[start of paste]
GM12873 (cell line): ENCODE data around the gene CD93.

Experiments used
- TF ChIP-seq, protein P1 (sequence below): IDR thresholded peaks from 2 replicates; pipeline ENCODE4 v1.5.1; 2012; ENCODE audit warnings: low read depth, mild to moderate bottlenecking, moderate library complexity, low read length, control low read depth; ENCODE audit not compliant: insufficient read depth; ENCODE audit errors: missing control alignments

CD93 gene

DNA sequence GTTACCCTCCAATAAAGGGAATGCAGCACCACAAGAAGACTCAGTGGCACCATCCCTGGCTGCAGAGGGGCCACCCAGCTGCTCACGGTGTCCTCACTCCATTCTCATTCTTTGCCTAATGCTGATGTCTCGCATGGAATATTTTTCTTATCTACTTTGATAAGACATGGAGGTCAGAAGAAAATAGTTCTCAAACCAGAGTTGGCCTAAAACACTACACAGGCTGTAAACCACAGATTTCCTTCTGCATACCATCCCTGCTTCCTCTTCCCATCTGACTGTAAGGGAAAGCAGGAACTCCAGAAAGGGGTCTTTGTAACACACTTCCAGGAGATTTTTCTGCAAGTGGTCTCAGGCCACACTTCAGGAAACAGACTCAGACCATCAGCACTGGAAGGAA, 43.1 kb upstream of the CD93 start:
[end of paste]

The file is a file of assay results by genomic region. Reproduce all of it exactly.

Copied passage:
GM12873 (cell line): ENCODE data around the gene CD93.

Experiments used
- TF ChIP-seq, protein P1 (sequence below): IDR thresholded peaks from 2 replicates; pipeline ENCODE4 v1.5.1; 2012; ENCODE audit warnings: low read depth, mild to moderate bottlenecking, moderate library complexity, low read length, control low read depth; ENCODE audit not compliant: insufficient read depth; ENCODE audit errors: missing control alignments

CD93 gene

DNA sequence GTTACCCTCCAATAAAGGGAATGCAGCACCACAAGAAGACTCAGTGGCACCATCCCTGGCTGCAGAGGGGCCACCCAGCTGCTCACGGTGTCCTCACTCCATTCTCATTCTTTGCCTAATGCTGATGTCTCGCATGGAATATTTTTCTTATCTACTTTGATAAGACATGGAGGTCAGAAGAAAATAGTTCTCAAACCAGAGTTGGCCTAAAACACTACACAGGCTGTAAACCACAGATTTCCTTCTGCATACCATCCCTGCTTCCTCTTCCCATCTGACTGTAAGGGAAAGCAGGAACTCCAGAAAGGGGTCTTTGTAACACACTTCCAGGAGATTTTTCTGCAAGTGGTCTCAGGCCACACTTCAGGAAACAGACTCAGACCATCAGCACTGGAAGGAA, 43.1 kb upstream of the CD93 start: